People who drink organic milk do so for a number of reasons. For some, it’s about health. For others, it’s about the treatment of animals. But whatever the reason, there may be a difference between organic milk and “regular” milk that they hadn’t counted on – lower levels of iodine. A recent study suggests, for pregnant women, that one difference could lead to lower IQs for their children later in life.
Important for the production of hormones made by the thyroid, iodine is extremely important during pregnancy because it can have a direct effect on fetal development. Studies have linked serious deficiencies to cretinism (the medical term for retardation), but even mild or moderately deficient can bring harm to their unborn baby, the recent study says.
Published in The Lancet, this study was the first to look at the effects of mild to moderate iodine deficiencies during pregnancy. The researchers, from Surrey and Bristol University, measured the iodine in urine samples or 1,040 during the first three months of pregnancy. Two-thirds were found to be deficient, and their children were more likely to have low scores in verbal IQ, reading accuracy and reading comprehension tests when compared to those that had adequate iodine levels during pregnancy. Overall, their children had a 60 percent higher risk of lower scores and poor reading abilities by ages eight and nine.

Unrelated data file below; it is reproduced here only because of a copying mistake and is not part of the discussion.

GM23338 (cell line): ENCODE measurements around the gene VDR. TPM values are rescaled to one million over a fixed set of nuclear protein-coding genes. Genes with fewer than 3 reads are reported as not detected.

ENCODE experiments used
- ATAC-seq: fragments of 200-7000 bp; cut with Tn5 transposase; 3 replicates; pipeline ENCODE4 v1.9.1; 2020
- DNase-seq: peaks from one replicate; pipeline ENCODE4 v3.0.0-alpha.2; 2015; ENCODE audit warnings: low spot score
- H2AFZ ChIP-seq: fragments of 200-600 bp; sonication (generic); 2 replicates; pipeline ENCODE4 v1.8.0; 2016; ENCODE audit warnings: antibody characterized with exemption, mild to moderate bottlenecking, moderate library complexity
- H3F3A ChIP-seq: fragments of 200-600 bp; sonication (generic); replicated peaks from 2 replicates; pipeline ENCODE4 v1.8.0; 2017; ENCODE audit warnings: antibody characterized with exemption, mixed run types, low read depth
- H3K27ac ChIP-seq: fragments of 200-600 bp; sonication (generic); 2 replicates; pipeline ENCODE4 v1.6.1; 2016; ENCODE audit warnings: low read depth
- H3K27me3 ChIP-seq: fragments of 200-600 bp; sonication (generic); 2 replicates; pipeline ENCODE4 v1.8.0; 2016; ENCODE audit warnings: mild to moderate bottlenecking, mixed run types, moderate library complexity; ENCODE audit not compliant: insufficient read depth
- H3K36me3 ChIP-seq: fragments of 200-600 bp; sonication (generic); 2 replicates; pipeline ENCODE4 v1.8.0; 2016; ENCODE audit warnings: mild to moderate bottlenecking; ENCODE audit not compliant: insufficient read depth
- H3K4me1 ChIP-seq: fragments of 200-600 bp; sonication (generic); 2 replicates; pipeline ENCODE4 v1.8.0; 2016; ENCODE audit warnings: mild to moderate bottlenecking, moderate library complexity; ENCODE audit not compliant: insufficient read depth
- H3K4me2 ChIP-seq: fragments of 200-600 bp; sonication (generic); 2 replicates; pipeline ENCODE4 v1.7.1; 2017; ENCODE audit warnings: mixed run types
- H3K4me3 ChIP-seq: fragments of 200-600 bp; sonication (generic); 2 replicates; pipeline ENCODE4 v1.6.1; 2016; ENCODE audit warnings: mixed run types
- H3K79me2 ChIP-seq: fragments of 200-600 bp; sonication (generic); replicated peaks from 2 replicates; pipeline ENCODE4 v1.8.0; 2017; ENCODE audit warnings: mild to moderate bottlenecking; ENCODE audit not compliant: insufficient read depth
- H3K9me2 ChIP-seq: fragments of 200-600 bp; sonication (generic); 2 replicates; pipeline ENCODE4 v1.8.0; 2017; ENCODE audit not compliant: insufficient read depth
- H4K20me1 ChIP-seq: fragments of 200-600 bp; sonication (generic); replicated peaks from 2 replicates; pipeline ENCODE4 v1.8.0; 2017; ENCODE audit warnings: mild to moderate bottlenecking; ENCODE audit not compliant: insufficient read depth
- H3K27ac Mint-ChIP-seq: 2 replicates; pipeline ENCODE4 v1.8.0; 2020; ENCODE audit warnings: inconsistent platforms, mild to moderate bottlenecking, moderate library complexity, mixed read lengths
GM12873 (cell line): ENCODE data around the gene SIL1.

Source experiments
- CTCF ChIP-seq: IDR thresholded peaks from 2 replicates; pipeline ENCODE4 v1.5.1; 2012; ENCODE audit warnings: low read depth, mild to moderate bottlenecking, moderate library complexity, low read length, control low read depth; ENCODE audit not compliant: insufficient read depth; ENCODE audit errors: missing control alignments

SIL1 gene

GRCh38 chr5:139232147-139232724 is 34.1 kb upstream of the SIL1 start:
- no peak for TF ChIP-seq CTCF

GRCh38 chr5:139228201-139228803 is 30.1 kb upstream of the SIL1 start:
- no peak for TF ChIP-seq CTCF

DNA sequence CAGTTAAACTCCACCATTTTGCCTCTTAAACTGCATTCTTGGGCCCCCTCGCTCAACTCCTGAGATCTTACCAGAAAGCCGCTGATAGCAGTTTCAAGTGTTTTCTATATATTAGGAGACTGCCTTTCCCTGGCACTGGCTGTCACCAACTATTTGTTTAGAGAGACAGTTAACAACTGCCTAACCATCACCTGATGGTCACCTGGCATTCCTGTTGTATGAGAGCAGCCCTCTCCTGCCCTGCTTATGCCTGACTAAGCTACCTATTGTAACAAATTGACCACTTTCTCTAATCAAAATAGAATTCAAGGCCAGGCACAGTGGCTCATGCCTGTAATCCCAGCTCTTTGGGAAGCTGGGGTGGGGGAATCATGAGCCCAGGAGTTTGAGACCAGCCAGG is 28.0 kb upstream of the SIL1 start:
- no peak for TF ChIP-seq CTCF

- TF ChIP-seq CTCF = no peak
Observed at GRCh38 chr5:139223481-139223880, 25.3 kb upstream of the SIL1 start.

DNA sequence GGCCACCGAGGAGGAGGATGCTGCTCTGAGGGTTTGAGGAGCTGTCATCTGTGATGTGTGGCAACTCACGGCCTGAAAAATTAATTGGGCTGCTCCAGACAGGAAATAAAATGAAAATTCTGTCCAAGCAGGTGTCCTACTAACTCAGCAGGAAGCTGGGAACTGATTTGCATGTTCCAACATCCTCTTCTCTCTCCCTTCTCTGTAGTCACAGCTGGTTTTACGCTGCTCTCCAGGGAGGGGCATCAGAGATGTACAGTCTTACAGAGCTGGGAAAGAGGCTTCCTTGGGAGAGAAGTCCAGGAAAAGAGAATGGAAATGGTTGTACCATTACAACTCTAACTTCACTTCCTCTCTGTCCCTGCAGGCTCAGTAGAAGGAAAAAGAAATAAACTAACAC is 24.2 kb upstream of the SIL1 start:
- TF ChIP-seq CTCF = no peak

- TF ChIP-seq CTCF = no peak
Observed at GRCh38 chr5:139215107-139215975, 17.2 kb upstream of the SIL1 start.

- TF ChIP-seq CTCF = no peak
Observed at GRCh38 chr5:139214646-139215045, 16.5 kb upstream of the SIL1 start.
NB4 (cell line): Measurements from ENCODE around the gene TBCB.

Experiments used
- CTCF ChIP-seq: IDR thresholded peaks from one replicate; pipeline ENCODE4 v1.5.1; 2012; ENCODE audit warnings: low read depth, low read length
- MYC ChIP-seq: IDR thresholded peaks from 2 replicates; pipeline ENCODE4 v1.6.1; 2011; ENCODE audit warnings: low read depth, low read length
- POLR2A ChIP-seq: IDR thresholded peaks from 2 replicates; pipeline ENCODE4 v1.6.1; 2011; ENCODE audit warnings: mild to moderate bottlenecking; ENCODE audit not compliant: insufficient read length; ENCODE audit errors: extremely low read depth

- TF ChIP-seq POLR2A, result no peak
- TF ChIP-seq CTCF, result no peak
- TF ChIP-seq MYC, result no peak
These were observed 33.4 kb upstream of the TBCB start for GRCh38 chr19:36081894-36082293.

Study founder Professor Jean Golding believes it’s likely that this lack of achievement would carry on throughout the child’s life. She added that those who were unable to “achieve their full potential” might end up having lower exam grades, particularly GCSE and A level exams.
“Our results clearly show the importance of adequate iodine status during early pregnancy, and emphasize the risk that iodine deficiency can pose to the developing infant, even in a country classified as only having mildly iodine deficient,” Golding told Daily Mail UK.
Co-author Dr. Sarah Bath told Daily Mail UK that women planning to become pregnant, those who are pregnant and those that are breastfeeding should make sure they have an adequate intake of iodine from natural food sources. She warned that kelp supplements should be avoided since they may have excessive iodine levels, which could be harmful.
Iodine is naturally found in milk, yogurt and oily fish. But for whatever reason, this study indicated that organic milk contains less iodine. However, they pointed out that the iodine content of skim and full-fat milk are the same. In most countries, iodine can also be found in regular table salt. It is not, however, contained in most brands of Sea Salt.
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